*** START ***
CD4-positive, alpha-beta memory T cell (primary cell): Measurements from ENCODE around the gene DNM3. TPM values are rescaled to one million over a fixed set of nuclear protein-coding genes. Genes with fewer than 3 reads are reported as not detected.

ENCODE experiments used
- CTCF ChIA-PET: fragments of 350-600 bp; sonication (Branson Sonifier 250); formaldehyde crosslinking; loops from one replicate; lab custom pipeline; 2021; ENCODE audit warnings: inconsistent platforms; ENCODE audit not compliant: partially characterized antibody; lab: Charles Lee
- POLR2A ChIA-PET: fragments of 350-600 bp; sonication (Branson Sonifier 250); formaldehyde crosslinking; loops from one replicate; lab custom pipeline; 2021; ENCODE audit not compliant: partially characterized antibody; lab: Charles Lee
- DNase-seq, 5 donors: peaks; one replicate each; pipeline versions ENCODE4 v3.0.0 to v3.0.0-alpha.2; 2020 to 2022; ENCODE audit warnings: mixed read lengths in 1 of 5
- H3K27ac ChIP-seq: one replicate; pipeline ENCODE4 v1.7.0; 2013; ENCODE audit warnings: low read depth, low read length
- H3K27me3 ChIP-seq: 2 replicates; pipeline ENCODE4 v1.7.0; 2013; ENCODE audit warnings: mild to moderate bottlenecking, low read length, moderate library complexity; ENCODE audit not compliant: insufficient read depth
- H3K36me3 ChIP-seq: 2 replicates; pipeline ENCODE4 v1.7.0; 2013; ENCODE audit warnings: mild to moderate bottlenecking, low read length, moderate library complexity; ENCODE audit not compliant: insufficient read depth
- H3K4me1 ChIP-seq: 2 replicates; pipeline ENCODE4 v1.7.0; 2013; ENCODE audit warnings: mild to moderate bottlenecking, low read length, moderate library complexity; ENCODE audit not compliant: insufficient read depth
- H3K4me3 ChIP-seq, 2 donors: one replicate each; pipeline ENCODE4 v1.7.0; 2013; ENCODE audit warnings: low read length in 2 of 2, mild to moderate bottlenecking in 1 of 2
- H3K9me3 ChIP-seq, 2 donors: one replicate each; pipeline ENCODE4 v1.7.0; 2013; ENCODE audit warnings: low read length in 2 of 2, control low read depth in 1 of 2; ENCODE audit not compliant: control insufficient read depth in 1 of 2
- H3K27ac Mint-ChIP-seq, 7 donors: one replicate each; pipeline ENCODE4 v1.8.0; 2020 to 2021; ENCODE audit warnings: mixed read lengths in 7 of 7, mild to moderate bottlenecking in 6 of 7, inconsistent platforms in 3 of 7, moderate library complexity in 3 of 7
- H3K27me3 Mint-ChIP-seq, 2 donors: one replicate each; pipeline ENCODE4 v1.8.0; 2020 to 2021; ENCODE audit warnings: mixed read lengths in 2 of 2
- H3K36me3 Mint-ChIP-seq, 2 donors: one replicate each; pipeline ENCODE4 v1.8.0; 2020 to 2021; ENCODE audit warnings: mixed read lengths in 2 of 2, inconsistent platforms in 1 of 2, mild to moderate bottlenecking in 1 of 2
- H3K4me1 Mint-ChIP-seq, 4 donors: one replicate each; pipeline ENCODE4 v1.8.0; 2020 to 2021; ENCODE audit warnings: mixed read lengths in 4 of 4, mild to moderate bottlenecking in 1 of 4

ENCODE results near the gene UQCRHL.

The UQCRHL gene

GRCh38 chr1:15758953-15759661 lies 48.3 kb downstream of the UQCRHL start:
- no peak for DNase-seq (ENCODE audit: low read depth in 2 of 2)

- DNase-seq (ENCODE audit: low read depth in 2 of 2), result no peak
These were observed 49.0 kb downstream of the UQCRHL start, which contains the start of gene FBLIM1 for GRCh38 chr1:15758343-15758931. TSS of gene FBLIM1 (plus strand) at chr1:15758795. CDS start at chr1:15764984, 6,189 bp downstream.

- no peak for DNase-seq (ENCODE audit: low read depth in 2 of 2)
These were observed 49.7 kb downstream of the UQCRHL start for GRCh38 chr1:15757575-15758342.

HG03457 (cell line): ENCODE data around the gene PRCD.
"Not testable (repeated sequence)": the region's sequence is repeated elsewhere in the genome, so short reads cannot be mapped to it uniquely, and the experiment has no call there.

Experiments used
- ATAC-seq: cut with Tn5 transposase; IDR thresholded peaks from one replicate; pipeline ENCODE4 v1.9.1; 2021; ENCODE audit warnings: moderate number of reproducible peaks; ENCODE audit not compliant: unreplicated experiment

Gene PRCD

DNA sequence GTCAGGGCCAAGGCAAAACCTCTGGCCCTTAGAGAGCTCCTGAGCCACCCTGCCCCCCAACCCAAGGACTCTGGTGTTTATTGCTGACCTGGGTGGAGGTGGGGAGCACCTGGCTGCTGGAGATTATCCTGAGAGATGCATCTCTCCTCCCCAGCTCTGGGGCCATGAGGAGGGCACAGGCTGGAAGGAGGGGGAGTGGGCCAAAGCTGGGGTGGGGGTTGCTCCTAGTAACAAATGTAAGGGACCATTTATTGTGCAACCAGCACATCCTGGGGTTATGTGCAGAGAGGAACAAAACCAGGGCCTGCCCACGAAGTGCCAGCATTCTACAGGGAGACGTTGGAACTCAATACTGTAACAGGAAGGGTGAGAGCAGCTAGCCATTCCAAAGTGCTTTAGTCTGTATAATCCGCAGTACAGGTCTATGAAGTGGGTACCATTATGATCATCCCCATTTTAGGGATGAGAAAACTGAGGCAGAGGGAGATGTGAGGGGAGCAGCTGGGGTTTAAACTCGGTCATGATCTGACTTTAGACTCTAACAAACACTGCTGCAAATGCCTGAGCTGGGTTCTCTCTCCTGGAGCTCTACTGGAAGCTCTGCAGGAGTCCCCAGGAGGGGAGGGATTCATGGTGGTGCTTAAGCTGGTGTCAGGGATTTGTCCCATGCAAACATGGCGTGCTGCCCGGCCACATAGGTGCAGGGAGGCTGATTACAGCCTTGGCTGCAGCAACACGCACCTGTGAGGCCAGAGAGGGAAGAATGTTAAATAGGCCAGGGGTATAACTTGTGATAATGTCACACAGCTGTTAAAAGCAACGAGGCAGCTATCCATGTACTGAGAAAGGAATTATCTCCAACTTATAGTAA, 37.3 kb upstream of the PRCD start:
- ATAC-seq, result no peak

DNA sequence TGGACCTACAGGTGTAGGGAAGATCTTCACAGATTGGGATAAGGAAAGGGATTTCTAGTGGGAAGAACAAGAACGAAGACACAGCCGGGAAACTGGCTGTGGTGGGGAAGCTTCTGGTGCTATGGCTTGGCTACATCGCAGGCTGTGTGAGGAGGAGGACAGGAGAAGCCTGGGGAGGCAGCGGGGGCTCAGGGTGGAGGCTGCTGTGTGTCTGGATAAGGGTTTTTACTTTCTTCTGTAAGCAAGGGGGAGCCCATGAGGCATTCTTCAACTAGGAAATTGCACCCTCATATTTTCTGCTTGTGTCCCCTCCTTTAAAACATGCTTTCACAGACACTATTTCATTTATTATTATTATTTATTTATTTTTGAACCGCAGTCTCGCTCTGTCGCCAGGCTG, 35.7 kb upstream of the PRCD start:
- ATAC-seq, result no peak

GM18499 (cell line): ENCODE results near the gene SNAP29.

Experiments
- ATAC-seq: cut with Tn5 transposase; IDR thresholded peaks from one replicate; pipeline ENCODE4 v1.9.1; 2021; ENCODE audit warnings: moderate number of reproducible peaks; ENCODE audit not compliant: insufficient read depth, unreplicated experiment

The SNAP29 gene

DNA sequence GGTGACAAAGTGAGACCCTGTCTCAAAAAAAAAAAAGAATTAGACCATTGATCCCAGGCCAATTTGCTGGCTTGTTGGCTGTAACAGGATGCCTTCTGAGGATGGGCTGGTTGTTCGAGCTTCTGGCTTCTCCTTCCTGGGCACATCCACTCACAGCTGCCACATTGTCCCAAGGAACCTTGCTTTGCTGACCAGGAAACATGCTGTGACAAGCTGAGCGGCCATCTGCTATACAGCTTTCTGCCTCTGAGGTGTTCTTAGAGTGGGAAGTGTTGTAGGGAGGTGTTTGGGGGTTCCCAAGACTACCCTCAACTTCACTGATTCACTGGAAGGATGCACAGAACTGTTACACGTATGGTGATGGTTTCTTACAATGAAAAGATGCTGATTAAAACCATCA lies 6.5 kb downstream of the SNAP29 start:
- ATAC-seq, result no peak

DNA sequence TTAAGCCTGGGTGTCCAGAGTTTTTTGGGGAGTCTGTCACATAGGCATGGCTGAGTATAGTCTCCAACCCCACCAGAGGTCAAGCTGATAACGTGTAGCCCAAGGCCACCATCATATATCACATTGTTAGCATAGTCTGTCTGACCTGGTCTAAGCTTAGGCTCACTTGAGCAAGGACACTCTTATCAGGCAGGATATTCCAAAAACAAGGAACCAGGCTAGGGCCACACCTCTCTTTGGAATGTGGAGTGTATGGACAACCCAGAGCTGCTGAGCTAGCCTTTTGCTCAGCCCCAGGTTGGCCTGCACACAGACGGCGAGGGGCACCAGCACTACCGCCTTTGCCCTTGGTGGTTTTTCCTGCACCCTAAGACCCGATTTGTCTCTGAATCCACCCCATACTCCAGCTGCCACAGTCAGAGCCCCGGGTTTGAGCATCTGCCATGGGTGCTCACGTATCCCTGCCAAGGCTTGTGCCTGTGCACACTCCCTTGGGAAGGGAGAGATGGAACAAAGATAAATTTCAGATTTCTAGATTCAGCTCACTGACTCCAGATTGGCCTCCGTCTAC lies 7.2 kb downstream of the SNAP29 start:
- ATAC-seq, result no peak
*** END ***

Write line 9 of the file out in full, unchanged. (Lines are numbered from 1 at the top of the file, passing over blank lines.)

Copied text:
- H3K4me1 ChIP-seq: 2 replicates; pipeline ENCODE4 v1.7.0; 2013; ENCODE audit warnings: mild to moderate bottlenecking, low read length, moderate library complexity; ENCODE audit not compliant: insufficient read depth